Marentette told commissioners that in recent years, the MLCC has not been “one hundred percent consistent” in notifying the clerk’s office when liquor licenses are being transferred to new businesses or owners in Traverse City. That means the city isn’t always aware of who is operating where or if each business has its required city registration. To fill in the gaps, staff began an annual process – which will soon become a quarterly process – of comparing the city’s database with the MLCC database. The most recent review produced nearly two dozen businesses who are out of compliance with the city, either because they haven’t obtained city registration, have undergone ownership changes, or need to add catering, on-premises, or other types of licenses to their paperwork. The list includes a wide-ranging mix of Traverse City gas stations/convenience stores, bars, restaurants, grocery stores, and retail shops.
Marentette told commissioners to expect numerous liquor license applications to appear on their meeting agendas in the next two months as the city works with owners to get their registration updated. Mayor Pro Tem Amy Shamroe said it would be important for commissioners and the public to remember that the applications don’t represent a deluge of new alcohol-related businesses but existing owners coming into compliance. “These are places that are already here,” she said. Commissioners approved one such application Monday for Little G’s on West Front Street, which sold alcoholic beverages for several months under state approval but had not yet obtained city approval to operate.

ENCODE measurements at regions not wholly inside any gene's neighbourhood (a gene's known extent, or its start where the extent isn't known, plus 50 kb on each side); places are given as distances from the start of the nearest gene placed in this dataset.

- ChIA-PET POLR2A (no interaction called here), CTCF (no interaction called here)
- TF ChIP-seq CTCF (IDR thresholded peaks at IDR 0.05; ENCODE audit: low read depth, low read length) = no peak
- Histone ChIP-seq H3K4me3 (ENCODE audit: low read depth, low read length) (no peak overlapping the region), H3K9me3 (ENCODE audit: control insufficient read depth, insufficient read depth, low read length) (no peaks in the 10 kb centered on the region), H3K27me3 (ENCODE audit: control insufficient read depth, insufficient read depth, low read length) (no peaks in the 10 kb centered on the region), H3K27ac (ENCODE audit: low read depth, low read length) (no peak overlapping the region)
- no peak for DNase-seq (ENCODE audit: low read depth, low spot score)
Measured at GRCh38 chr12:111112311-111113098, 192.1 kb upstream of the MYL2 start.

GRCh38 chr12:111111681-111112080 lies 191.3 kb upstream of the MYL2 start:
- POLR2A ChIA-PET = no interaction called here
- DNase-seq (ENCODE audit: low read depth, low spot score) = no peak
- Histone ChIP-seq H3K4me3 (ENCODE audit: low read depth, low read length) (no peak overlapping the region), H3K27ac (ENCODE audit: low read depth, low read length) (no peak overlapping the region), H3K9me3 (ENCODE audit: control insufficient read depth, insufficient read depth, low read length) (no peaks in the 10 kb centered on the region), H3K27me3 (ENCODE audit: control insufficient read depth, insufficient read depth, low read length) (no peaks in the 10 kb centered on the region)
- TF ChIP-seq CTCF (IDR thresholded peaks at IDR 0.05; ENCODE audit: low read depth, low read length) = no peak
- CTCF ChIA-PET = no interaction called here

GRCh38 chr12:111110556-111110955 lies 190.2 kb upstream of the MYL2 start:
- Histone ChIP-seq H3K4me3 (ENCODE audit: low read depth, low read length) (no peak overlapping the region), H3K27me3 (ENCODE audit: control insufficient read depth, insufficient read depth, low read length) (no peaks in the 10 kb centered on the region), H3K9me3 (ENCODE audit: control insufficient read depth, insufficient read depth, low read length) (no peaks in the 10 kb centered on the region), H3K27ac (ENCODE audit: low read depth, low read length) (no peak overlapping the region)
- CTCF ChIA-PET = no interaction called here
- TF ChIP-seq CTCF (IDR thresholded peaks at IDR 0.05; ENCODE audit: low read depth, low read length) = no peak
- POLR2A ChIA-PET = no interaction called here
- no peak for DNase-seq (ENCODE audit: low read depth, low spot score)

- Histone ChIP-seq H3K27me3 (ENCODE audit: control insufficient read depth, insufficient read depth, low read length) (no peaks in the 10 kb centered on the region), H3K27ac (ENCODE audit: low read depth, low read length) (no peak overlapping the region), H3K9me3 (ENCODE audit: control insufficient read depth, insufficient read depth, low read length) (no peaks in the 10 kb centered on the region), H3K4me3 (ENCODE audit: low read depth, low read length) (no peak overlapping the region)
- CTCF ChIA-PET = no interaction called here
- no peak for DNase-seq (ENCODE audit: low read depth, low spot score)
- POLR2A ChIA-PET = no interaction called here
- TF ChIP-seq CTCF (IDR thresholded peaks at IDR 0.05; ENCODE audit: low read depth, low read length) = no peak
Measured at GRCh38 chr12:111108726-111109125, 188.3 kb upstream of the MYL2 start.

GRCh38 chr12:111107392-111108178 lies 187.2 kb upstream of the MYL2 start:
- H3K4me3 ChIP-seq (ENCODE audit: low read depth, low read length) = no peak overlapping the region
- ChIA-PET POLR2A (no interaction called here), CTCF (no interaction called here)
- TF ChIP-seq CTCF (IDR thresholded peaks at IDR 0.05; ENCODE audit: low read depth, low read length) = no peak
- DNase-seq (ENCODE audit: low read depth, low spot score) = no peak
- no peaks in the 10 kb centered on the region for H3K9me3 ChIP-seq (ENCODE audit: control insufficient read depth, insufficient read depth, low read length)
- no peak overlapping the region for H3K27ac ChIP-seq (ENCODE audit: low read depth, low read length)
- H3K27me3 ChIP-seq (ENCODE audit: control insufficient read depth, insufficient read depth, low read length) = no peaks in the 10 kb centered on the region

Marentette says most non-compliant owners simply didn’t realize there are city registration requirements on top of state regulations, and said the vast majority have been cooperative in coming into compliance once notified. Code checks have turned up some “tweaks” needed here and there for safety measures, but no serious issues so far, he says. While City Commissioner Brian McGillivary said “ignorance of the law is no excuse” and that owners are responsible for ensuring they meet all local and state regulations, he reserved his harshest criticism for the MLCC.